US Dollar Slides as Fed’s Favorite Inflation Gauge Comes Below Expectations
PCE REPORT KEY POINTS:
- May U.S. consumer spending rises 0.1% m-o-m, one-tenth of a percent below expectations
- Core PCE climbs 0.3% monthly, bringing the annual rate to 4.6% from 4.7%, also below estimates
- U.S. dollar extends losses following weaker-than-forecast spending and core inflation data
The U.S. Department of Commerce released this morning income and outlays data from last month. According to the agency, personal consumption expenditures, which make up more than two-thirds of the country’s gross domestic product, grew 0.1% m-o-m in May versus a forecast of 0.2%, a sign that the American consumer is losing some staying power, but not yet faltering.
Meanwhile, personal income ticked up by 0.4% following a 0.3% gain in April, slightly above consensus estimates. Although no major conclusions should be drawn from one single report, the solid increase in earnings can help households sustain spending heading into the second half of the year, creating a more constructive backdrop for the economy and preventing a hard landing.
Focusing on price indexes, headline PCE rose 0.1% m-o-m and 3.8% y-o-y. Meanwhile, core PCE, the Federal Reserve's favorite inflation indicator, which reflects the overall price trend in the economy, climbed 0.3 % m-o-m, bringing the annual rate to 3.6% from 3.7%, one-tenth of a percent below market projections.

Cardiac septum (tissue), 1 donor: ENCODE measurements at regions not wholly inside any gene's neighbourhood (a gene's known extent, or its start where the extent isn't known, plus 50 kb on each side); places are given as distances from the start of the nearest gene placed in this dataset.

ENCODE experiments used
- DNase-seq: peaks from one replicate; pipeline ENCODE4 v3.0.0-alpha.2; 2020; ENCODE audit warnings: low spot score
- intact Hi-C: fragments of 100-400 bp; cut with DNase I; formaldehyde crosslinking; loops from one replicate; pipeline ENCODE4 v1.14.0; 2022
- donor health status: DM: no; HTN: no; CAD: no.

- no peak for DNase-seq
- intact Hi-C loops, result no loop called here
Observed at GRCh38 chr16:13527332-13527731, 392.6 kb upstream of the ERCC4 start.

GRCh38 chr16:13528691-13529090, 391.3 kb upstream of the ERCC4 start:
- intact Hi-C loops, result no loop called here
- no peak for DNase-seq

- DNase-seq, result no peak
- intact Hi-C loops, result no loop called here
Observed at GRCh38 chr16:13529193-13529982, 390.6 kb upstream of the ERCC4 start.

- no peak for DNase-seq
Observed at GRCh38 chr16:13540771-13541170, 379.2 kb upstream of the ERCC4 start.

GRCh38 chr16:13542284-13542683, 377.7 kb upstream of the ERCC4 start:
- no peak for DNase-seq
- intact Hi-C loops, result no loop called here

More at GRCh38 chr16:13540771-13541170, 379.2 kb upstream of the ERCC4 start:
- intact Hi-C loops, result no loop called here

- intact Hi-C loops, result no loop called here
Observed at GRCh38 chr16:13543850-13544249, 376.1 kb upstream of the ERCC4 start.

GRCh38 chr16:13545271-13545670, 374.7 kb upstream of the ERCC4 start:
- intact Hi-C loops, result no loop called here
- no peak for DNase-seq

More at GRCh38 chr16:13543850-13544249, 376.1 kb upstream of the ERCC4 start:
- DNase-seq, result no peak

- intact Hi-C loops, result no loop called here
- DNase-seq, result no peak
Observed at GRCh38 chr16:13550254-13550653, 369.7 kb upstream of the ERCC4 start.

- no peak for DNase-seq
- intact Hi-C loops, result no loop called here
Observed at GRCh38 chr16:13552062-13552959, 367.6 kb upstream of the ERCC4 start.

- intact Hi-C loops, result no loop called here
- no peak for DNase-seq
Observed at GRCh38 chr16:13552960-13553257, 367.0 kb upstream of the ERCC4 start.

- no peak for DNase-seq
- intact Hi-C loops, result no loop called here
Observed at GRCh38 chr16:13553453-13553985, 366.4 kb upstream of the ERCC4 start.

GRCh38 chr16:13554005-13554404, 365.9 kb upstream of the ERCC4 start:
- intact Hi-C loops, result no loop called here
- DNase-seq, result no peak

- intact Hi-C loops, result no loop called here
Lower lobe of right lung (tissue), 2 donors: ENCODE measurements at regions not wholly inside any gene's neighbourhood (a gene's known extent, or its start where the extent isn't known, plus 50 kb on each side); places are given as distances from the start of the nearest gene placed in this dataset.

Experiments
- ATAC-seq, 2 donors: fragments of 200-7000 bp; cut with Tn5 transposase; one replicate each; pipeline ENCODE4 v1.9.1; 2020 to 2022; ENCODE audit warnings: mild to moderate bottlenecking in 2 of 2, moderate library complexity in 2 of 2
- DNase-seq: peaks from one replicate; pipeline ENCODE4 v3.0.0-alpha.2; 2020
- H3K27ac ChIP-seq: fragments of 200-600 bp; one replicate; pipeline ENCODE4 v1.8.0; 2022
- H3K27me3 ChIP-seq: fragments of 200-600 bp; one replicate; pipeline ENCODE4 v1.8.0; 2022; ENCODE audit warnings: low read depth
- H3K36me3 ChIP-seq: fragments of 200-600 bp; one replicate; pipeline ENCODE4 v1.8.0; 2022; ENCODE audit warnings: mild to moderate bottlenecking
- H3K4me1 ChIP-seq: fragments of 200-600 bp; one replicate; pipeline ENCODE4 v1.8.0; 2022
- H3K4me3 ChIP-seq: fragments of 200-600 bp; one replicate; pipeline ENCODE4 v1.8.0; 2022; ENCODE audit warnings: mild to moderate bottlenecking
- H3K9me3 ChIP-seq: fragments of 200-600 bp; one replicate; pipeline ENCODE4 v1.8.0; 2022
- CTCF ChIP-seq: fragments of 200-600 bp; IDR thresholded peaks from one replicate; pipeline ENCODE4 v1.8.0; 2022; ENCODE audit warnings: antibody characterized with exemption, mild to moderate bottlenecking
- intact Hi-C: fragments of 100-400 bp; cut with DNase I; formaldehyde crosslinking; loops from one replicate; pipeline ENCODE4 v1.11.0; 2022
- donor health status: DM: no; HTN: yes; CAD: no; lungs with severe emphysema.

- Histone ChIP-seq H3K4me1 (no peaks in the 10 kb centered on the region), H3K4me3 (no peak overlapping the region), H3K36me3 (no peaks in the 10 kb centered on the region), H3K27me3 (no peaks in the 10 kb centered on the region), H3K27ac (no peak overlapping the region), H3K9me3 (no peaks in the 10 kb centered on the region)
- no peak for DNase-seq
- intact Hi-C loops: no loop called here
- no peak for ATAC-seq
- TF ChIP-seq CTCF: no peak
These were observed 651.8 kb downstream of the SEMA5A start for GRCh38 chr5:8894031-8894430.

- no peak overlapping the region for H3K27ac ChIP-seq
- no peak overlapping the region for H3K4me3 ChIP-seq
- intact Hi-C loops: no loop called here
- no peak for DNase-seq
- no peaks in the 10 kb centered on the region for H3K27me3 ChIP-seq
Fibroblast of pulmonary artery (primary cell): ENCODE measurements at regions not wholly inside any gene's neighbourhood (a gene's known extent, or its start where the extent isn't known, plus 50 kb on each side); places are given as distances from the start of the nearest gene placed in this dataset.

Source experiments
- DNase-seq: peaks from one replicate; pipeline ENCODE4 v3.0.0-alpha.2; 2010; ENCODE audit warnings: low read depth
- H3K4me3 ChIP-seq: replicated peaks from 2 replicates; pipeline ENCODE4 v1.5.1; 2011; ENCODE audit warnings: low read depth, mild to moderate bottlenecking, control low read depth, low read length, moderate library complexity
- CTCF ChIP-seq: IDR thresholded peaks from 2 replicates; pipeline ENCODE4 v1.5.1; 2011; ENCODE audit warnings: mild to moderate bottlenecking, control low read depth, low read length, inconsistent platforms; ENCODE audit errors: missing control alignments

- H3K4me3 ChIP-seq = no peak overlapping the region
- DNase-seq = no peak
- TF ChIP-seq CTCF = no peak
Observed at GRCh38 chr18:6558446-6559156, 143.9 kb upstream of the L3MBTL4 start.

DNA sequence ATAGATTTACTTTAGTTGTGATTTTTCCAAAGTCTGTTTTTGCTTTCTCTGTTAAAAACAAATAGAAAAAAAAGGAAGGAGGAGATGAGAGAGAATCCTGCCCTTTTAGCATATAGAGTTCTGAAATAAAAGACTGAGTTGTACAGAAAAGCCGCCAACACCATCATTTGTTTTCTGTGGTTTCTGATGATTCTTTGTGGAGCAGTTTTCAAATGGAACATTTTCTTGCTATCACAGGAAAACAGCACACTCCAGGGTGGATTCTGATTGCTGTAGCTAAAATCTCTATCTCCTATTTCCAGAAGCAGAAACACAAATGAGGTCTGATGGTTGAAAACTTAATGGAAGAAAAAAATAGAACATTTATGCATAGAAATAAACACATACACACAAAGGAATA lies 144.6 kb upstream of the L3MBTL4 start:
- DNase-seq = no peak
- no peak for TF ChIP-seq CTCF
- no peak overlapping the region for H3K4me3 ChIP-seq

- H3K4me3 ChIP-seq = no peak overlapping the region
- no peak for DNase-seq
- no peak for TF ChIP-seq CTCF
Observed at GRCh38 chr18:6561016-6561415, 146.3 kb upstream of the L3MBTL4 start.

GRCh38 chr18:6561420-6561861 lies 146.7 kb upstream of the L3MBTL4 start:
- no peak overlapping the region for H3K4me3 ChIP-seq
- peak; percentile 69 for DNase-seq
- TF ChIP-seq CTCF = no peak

US PERSONAL INCOME AND PCE DATA
Source: DailyFX Calendar
Softer household spending, coupled with weaker inflationary pressures, may give the Fed the cover it needs to adopt a less aggressive stance. While policymakers may still be inclined to raise borrowing costs by 25 basis points in July, given the recent resilience of the U.S. economy, a September hike may be less likely, preventing interest rate expectations from shifting in a more hawkish direction. This situation may cap Treasury yields going forward, creating the right conditions for a U.S. dollar pullback.
Immediately following this morning's report, the U.S. dollar, as measured by the DXY index, took a turn to the downside, falling as much as 0.3%, while bond yields retreated across the curve, erasing some of their advances from the previous session. That said, if incoming data continues to cooperate, today's moves in the FX and fixed-income markets could have legs.
US DOLLAR (DXY) AND YIELDS CHART
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